There is a moment in episode one of Once Upon a Time in Iraq that epitomises how spectacularly botched the 2003 invasion was. A Ramboesque marine, Sergeant Rudy Reyes, takes a great swig of whisky and describes gunning down a car that drove through a roadblock he and his comrades had established. Turns out it was a family of civilians, and they couldn’t read the sign in Arabic telling them to stop. “Grandpa, mommy and the kids,” all dead, he says in his American drawl. So it goes.
Rudy’s machismo can’t hide the pain that comes with the territory of killing anonymous grandpas and mommies. He too is a victim of the whole sorry affair in Iraq — he just doesn’t know it yet.
It is one of many striking scenes in James Bluemel’s outstanding five-part documentary. Narrated by Andy Serkis, Once Upon a Time tells the story of the Iraq War and its messy aftermath up to the present day via archive footage and interviews with so-called “ordinary people”. The contributors aren’t politicians thank goodness, but rather civilians, journalists and soldiers on both sides of the conflict, who saw it unfold firsthand.
The interviews bring colour to a series that could have been overwhelmingly bleak
Each of these voices, diverse as they are, has their own remarkable story to tell, yet they all point to one conspicuous truth: in 17 years, there has been no “happily ever after” moment for Iraq and its people. Bush Jr.’s ill-executed invasion invited chaos, which invited sectarian violence, the rise of Al-Qaeda, ISIS, and an untold, unrecorded number of deaths. Whatever the merits of deposing Saddam Hussein may have been, it is difficult to conclude that the intervention was, in the round, anything other than a failure.
Certainly, there is no lost love for George W on the part of Waleed Nesyif, the series’ standout participant. Nesyif was an 18-year-old heavy metal rocker in Baghdad at the start of the invasion (yes, really). Infatuated with all things Western, from McDonald’s to Metallica, the then-teenager welcomed the arrival of Allied troops in April of 2003. That excitement punctured six weeks later when the US president declared the end of military combat operations in front of a banner stating ‘Mission Accomplished.’
“‘Mission Accomplished?’” chuckles Nesyif, as Bush receives rapturous applause on-screen. “Yeah? Seriously?” From the lawless streets of Baghdad, the myopic nature of the ‘mission’ was self-evident. The conflict was only getting started. “We were all hopeful at the beginning, but then soon after, […] the myth that we were sold unravelled itself into this nightmare we all knew now we’re stuck in.”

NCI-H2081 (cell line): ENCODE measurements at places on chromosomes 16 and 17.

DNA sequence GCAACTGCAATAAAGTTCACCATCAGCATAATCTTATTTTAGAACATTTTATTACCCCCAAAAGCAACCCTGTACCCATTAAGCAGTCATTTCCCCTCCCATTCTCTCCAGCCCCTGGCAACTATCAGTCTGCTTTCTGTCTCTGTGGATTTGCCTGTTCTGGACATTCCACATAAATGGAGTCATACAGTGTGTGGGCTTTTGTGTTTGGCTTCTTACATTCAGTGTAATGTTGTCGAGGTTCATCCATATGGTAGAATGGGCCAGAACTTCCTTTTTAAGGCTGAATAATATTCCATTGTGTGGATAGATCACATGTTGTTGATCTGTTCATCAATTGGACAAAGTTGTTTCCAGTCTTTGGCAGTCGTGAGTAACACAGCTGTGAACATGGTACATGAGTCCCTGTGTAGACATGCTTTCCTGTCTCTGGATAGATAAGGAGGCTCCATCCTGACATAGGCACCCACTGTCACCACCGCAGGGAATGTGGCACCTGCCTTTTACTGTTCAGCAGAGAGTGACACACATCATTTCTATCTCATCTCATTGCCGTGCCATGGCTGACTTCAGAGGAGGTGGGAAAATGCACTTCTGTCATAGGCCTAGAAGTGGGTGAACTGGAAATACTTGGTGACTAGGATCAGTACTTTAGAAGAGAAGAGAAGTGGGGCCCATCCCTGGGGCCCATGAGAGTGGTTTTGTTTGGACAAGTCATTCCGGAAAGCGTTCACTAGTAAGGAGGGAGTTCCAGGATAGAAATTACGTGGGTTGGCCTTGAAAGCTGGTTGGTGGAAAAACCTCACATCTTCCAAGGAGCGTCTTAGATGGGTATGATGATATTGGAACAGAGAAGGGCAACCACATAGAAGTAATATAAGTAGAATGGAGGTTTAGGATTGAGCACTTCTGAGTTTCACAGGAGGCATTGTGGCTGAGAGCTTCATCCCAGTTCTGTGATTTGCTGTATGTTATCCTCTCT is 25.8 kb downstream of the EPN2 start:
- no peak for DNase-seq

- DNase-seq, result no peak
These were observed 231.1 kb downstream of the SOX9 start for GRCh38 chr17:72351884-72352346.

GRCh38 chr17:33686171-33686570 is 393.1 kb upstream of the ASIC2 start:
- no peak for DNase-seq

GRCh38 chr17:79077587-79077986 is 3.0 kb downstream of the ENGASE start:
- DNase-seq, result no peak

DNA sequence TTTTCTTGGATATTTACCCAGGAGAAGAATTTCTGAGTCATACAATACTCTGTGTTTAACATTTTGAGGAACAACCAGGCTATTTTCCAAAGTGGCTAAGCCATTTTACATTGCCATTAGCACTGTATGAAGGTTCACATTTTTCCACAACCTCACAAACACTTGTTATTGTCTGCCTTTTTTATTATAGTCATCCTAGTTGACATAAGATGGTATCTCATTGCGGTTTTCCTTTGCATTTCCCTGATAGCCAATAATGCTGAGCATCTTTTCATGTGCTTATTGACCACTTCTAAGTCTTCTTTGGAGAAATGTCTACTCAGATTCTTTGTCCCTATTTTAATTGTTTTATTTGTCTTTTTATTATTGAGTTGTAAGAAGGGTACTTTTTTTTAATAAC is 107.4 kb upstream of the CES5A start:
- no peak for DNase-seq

Bluemel guides us through the war’s chronology apace. Episode three largely focuses on journalist Dexter Filkins and photographer Ashley Gilbertson, both of the New York Times, who were embedded with US marines amid the Second Battle of Fallujah at the end of 2004. They are larger-than-life characters (Gilbertson, for instance, is a frizzy-haired swashbuckler who somehow ended up in Iraq via New York via Australia). They literally dodge bullets to file their copy.
Gilbertson’s interview provides the series’s most poignant moment. The photographer had wanted to shoot inside a minaret that insurgents were suspected to have used as a staging ground and, reluctantly, a couple of marines accompanied him. They had assumed the insurgents inside were dead by that point. They assumed wrong. Lance Corporal Billy Miller’s ascent up the tower would be his last on Earth.
The viewer watches Gilbertson’s mind travel back to that minaret as the camera lingers on his face, his silence piercing. He has mulled over the what-ifs ever since, and will long continue to do so. It is a deeply affecting beat, beautifully captured.
Unsurprisingly, neither Filkins nor Gilbertson feel optimistic about the future. “There is no solution,” Filkins says towards the end. “It’s the Middle East. But it will engage us forever.” Will it engage Filkins forever, Bluemel asks? “No. Enough for me,” he responds, with the finality of a man who knows his luck.
There are a number of other well-chosen interviewees, including a handlebar-moustached adviser to Saddam Hussein who venerates the former president as a “martyr”, and a Sunni widow who saved hundreds of Shiite soldiers from the clutches of IS. They bring colour to a series that could have been overwhelmingly bleak, and represent the worst and best of those involved on the ground.
The brilliance of the documentary is twofold. First, it brings Iraq back into the public’s consciousness in a forceful way. We have been wilfully ignorant for years, I’m afraid. Brexit may have been an important issue for Britain, but the unravelling catastrophe in Iraq has dropped off the news cycle too easily in recent years. Second, it humanises the people of Iraq by giving them the space to represent themselves directly. Turns out they like the Backstreet Boys as well, and just want their share of peace. Their insight has been sorely absent in Western discourse.
I grew up with the Iraq conflict on TV — I’ve never known of the place as anything other than a warzone. I am sure I am not alone in feeling desensitised to the violence that became a daily fixture of rolling news coverage and, in later years, forgetting about it altogether. In truth, we are yet to reconcile ourselves with the real, human cost of the Iraq War. Once Upon a Time in Iraq goes a significant way to addressing that.
The final episode of Once Upon a Time in Iraq airs on BBC 2 at 9pm on August 10. All episodes are available on BBC iPlayer.
Finley Harnett has been working on Critic production; he’s off to work for an MP next
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